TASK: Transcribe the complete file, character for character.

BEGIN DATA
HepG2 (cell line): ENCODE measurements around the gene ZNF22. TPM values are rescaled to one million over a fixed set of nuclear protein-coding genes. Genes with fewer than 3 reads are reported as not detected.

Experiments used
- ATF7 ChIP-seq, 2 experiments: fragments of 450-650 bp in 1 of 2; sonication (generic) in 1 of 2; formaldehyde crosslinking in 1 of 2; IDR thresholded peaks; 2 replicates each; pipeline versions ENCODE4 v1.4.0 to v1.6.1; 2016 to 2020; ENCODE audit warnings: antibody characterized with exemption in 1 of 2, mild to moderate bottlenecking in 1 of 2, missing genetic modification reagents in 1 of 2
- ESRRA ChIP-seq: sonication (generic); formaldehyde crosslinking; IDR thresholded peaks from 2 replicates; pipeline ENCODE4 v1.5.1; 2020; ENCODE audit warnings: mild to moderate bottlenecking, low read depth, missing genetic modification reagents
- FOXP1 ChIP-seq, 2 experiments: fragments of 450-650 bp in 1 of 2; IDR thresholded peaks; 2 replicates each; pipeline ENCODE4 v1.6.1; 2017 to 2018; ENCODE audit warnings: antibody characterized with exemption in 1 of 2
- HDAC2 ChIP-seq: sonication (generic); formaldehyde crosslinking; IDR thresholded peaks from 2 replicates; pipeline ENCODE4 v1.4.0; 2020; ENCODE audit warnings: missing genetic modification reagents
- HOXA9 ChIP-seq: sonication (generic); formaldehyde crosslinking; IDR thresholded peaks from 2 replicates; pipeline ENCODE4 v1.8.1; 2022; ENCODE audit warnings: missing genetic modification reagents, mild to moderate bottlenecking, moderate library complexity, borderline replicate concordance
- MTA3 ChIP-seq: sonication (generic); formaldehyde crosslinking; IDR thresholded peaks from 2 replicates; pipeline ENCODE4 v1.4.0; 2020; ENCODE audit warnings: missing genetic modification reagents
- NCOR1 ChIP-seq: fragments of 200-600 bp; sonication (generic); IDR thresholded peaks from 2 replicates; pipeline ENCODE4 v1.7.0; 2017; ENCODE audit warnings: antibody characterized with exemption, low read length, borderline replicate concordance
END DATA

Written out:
HepG2 (cell line): ENCODE measurements around the gene ZNF22. TPM values are rescaled to one million over a fixed set of nuclear protein-coding genes. Genes with fewer than 3 reads are reported as not detected.

Experiments used
- ATF7 ChIP-seq, 2 experiments: fragments of 450-650 bp in 1 of 2; sonication (generic) in 1 of 2; formaldehyde crosslinking in 1 of 2; IDR thresholded peaks; 2 replicates each; pipeline versions ENCODE4 v1.4.0 to v1.6.1; 2016 to 2020; ENCODE audit warnings: antibody characterized with exemption in 1 of 2, mild to moderate bottlenecking in 1 of 2, missing genetic modification reagents in 1 of 2
- ESRRA ChIP-seq: sonication (generic); formaldehyde crosslinking; IDR thresholded peaks from 2 replicates; pipeline ENCODE4 v1.5.1; 2020; ENCODE audit warnings: mild to moderate bottlenecking, low read depth, missing genetic modification reagents
- FOXP1 ChIP-seq, 2 experiments: fragments of 450-650 bp in 1 of 2; IDR thresholded peaks; 2 replicates each; pipeline ENCODE4 v1.6.1; 2017 to 2018; ENCODE audit warnings: antibody characterized with exemption in 1 of 2
- HDAC2 ChIP-seq: sonication (generic); formaldehyde crosslinking; IDR thresholded peaks from 2 replicates; pipeline ENCODE4 v1.4.0; 2020; ENCODE audit warnings: missing genetic modification reagents
- HOXA9 ChIP-seq: sonication (generic); formaldehyde crosslinking; IDR thresholded peaks from 2 replicates; pipeline ENCODE4 v1.8.1; 2022; ENCODE audit warnings: missing genetic modification reagents, mild to moderate bottlenecking, moderate library complexity, borderline replicate concordance
- MTA3 ChIP-seq: sonication (generic); formaldehyde crosslinking; IDR thresholded peaks from 2 replicates; pipeline ENCODE4 v1.4.0; 2020; ENCODE audit warnings: missing genetic modification reagents
- NCOR1 ChIP-seq: fragments of 200-600 bp; sonication (generic); IDR thresholded peaks from 2 replicates; pipeline ENCODE4 v1.7.0; 2017; ENCODE audit warnings: antibody characterized with exemption, low read length, borderline replicate concordance